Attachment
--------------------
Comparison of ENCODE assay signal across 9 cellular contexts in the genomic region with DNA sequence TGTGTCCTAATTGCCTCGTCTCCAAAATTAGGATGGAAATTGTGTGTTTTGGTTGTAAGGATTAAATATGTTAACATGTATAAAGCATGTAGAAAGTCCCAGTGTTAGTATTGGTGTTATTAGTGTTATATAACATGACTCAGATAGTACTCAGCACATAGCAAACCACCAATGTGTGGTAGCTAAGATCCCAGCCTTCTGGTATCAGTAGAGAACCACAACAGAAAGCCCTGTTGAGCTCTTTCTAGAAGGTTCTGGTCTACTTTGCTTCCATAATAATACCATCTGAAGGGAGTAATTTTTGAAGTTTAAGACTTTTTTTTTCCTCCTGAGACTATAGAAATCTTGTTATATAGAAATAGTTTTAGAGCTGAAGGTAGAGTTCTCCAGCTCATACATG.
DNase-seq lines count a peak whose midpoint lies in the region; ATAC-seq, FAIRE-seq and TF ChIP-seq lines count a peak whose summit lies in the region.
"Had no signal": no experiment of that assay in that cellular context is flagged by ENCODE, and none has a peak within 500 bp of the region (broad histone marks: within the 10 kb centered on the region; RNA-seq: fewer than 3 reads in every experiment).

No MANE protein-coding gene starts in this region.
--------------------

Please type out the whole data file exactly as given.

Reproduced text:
Comparison of ENCODE assay signal across 9 cellular contexts in the genomic region with DNA sequence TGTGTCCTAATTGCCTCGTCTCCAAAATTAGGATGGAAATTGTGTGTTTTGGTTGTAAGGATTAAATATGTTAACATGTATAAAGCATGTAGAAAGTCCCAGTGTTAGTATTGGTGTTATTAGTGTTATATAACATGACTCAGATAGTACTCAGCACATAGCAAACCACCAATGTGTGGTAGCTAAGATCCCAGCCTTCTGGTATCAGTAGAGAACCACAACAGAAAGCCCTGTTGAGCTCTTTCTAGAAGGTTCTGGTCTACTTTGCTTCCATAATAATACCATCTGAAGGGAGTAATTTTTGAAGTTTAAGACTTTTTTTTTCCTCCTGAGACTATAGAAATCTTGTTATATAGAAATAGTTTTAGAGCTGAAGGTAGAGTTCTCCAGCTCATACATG.
DNase-seq lines count a peak whose midpoint lies in the region; ATAC-seq, FAIRE-seq and TF ChIP-seq lines count a peak whose summit lies in the region.
"Had no signal": no experiment of that assay in that cellular context is flagged by ENCODE, and none has a peak within 500 bp of the region (broad histone marks: within the 10 kb centered on the region; RNA-seq: fewer than 3 reads in every experiment).

No MANE protein-coding gene starts in this region.